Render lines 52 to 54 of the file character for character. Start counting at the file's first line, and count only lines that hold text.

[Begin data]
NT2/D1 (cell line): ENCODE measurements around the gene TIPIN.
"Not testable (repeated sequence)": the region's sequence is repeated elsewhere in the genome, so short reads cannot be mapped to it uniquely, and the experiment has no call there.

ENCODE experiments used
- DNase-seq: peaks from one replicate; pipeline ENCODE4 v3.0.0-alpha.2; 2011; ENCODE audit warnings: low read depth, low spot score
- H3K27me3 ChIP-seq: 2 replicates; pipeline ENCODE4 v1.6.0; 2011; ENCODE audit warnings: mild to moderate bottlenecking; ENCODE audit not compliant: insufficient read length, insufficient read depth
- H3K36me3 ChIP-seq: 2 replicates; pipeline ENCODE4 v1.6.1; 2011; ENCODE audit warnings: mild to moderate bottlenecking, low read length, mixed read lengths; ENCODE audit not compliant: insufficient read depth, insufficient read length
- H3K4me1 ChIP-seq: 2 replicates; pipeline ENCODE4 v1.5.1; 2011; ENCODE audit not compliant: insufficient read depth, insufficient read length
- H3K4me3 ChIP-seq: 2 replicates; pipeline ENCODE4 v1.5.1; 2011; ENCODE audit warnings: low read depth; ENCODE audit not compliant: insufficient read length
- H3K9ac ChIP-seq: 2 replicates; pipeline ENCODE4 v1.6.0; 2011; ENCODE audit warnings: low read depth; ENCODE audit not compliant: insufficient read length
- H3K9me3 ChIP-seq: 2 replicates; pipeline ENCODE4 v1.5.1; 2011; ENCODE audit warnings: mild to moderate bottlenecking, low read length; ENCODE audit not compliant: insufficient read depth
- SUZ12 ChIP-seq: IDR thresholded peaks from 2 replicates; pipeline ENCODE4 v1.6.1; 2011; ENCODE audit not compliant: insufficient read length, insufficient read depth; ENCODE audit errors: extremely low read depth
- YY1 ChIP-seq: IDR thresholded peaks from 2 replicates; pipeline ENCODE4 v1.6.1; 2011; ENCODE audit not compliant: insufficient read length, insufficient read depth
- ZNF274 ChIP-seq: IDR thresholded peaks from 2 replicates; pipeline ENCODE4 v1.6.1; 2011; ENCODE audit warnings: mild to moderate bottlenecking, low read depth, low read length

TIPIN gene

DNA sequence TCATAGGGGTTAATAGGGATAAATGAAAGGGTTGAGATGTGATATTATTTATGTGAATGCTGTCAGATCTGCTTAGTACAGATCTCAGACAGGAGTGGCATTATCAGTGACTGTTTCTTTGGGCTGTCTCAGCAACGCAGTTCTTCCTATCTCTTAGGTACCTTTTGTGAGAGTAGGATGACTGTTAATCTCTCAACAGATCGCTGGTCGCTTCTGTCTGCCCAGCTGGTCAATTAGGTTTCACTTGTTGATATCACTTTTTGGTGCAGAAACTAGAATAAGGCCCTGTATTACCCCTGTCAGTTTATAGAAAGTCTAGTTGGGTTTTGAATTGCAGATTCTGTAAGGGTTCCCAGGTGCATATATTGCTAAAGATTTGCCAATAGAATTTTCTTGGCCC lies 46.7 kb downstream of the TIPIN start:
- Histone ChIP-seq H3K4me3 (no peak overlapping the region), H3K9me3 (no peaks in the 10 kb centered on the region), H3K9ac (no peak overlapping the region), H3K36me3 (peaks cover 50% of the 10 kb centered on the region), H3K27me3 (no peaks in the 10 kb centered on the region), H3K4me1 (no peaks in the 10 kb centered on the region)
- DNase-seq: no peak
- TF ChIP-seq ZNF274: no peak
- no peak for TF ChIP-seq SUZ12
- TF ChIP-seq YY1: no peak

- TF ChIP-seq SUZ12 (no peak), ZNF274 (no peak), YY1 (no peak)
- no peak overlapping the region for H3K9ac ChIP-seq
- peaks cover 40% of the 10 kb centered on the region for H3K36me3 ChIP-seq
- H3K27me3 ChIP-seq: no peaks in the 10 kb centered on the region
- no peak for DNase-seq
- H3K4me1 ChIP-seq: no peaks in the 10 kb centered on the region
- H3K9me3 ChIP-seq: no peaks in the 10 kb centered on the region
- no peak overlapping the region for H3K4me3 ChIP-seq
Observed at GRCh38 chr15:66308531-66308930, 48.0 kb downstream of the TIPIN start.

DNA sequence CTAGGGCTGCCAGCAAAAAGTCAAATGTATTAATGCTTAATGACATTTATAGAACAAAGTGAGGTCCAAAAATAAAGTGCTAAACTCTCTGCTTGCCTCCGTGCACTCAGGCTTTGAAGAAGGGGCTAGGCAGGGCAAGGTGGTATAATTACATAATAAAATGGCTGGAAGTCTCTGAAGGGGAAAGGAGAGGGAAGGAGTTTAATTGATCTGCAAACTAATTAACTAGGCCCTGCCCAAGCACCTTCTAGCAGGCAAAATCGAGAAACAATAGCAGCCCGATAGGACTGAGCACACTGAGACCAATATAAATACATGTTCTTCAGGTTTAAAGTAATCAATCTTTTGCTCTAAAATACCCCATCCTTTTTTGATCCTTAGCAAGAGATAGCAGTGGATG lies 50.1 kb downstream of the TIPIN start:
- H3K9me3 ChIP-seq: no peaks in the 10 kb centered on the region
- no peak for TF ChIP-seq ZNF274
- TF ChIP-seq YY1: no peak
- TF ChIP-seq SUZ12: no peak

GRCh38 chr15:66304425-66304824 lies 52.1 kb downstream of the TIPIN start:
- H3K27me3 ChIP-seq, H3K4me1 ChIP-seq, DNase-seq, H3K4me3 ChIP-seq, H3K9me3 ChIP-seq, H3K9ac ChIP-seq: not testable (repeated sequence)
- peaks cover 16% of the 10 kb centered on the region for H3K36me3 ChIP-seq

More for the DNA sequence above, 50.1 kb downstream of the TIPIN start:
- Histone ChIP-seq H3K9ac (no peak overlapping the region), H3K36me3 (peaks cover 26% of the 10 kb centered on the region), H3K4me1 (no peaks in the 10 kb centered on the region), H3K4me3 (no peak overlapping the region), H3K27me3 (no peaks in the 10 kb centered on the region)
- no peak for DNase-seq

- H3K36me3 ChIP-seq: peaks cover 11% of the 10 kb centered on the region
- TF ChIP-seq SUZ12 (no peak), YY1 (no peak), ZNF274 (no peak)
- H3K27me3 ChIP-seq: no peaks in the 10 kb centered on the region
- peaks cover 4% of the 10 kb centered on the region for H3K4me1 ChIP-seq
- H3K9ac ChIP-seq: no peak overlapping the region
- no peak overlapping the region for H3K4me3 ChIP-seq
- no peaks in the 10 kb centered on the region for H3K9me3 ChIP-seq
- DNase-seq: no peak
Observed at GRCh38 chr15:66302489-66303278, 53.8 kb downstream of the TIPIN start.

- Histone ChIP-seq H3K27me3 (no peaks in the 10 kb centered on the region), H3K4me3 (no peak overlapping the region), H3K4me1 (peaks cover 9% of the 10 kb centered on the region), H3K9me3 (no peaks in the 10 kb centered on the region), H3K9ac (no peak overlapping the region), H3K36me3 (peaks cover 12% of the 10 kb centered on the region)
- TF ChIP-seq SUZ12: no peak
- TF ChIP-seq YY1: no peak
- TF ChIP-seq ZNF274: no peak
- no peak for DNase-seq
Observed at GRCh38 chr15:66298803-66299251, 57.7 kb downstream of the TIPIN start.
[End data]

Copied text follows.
- TF ChIP-seq YY1: no peak
- TF ChIP-seq ZNF274: no peak
- no peak for DNase-seq